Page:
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Highlands Ranch teacher, Heather Berry, honored at White House

WASHINGTON, D.C.- Highlands Ranch High School science teacher, Heather Berry, was honored for her work by the U.S. Environmental Protection Agency (EPA) and the White House Council on Environmental Quality in a ceremony at the White House this week. She is one of just 18 teachers from across the country who was recognized for their outstanding contributions to environmental education and stewardship. The event included remarks from Gina McCarthy, EPA Administrator, Dr. John Holdren, President Obama’s Chief Senior Advisor and John King, Secretary of Education.

“These teacher and student winners are exemplary leaders, committed to strong environmental conservation and tackling problems including landfill waste and climate change head on,” said EPA Administrator Gina McCarthy. “Environmental education cultivates our next generation of leaders by teaching them how to apply skills in creativity and innovation. I have no doubt that teachers and students like these will someday solve some of our most complex and important issues.”

READ MORE: 2016 Presidential Innovation Award for Environmental Educators (PIAEE) Winners

For a decade, Berry has ignited her students’ passion about science and the environment through hands-on activities, connecting current events with classroom subject matter and her unique Project Based Learning Series. By challenging her students to make their school or community more environmentally sustainable, they have developed several interesting year-long projects, including creating recycling and composting programs, using outdoor classrooms, installing a solar-powered cell phone charging station and working with elementary schools to increase their environmental sustainability. Her students also complete research projects on population growth, environmental biodiversity and energy consumption and savings that require consideration of economic, religious, cultural and governmental topics at the county level.

Berry recently began an international collaboration opportunity in which her students communicate about their daily lives and share sustainability projects with a school in Taiwan. In a similar fashion, she has extended environmental education beyond the classroom by taking her students on local, national and international field trips. Berry and her colleagues have taken students to Hawaii, Iceland, the Galapagos Islands and elsewhere to explore human impacts on these areas and participate in volunteer activities to improve the environment.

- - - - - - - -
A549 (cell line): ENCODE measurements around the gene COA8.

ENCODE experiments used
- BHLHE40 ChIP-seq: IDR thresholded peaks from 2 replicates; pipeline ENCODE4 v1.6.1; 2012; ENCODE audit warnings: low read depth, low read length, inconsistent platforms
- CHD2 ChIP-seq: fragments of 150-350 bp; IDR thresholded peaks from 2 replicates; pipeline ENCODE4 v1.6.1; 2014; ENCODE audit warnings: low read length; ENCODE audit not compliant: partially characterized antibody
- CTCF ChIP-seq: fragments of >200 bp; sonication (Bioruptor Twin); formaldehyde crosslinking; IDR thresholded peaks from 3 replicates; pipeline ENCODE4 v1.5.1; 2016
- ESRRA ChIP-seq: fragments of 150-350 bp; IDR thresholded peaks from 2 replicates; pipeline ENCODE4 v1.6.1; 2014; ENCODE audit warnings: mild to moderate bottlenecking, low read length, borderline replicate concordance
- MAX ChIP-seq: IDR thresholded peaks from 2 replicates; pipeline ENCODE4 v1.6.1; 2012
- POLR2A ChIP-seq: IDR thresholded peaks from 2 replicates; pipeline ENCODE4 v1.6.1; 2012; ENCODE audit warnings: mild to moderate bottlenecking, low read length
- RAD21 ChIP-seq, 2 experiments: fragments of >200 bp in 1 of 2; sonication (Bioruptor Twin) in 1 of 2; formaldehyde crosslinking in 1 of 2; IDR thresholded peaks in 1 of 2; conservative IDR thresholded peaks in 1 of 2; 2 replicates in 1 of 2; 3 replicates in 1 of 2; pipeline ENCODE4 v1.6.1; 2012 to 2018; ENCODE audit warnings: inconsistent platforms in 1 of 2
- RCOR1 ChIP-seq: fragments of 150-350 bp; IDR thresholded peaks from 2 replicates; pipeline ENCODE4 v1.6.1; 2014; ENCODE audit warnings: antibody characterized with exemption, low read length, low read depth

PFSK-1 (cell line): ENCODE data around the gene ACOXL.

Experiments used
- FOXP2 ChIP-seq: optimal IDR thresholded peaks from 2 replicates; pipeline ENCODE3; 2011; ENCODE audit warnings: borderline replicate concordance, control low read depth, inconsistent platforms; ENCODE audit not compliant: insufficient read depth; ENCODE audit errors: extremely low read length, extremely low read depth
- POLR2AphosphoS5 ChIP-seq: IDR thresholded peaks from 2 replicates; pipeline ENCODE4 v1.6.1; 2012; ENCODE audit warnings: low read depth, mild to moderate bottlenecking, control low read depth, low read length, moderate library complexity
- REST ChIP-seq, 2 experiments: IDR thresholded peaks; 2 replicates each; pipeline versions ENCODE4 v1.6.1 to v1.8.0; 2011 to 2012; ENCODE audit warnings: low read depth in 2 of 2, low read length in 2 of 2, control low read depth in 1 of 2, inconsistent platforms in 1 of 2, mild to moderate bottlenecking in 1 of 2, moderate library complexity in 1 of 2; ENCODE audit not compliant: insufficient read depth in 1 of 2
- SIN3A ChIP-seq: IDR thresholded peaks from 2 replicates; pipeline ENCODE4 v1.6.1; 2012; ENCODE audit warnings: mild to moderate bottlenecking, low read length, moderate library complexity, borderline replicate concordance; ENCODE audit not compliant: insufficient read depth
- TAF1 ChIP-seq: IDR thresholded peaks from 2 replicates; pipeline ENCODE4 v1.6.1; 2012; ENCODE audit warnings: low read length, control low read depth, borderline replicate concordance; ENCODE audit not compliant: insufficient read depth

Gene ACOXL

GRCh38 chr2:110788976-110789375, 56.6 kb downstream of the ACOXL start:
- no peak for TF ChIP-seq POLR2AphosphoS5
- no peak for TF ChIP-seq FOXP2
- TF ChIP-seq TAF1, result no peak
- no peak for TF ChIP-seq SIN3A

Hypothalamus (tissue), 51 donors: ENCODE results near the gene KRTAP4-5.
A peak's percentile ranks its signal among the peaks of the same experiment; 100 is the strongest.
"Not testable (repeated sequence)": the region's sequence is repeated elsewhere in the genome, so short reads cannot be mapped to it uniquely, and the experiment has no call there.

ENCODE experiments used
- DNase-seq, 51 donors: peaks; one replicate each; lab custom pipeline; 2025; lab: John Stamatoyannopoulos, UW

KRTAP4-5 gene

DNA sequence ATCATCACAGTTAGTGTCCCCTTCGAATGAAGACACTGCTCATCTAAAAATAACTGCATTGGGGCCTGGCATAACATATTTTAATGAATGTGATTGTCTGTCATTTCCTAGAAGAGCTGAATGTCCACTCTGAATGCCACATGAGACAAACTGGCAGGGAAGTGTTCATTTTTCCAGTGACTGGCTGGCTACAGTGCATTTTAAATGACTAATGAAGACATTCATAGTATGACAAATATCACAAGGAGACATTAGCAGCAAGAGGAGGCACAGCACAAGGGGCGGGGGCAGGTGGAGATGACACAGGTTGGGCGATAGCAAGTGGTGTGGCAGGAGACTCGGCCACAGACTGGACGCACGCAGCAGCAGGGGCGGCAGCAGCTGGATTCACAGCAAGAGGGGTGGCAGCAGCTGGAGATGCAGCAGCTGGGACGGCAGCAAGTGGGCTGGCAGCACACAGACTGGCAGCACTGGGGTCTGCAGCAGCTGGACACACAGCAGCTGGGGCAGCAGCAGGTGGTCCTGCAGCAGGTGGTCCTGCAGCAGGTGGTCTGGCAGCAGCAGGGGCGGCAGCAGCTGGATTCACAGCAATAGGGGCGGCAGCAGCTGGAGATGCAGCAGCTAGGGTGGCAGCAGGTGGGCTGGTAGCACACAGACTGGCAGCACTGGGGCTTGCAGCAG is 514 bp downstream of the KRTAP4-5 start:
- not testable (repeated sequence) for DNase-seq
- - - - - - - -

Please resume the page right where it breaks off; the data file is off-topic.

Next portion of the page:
Berry participates in numerous speaking events, surveys fellow teachers to help integrate environmental curriculum into other content areas, and serves on Douglas County School District’s Sustainability Steering Committee to add environmental education to curricula at other schools. She is planning a retreat with at least one teacher from each of the district’s schools to help broaden the scope of environmental education. Berry is also developing a partnership with a middle school in Taiwan so that her students can correspond on tree-planting and pond-building projects.

 

Time Capsule:

August 17, 2016 | By CSilberman | Category: Sustainability

District News

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DCSD is requesting parent input on the health and wellness of our students. Last year, DCSD received a large planning grant from Colorado Health Foundation in an effort to assess how the district supports students through the lens of the Whole School, Whole Community, Whole Child model (WSCC). The mission of this grant is to review the current state of DCSD's student health and wellness program, and then formulate a three to five-year plan based on stakeholders’ needs, the latest research, and best practices. As part of this process, we would like your input.

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glowing purple lights hover over trays of seedlings in a dark room

It may look like a plain, white shipping container was just parked on the backyard grounds of Mountain Vista High School. The contents of the container are anything but plain, though. Walking inside the container, different colors of ambient lighting glow, futuristic-looking equipment and tall towers are suspended from the ceiling, and the humidity level is set to 70 percent. The container has been recycled into a new kind of learning opportunity for students.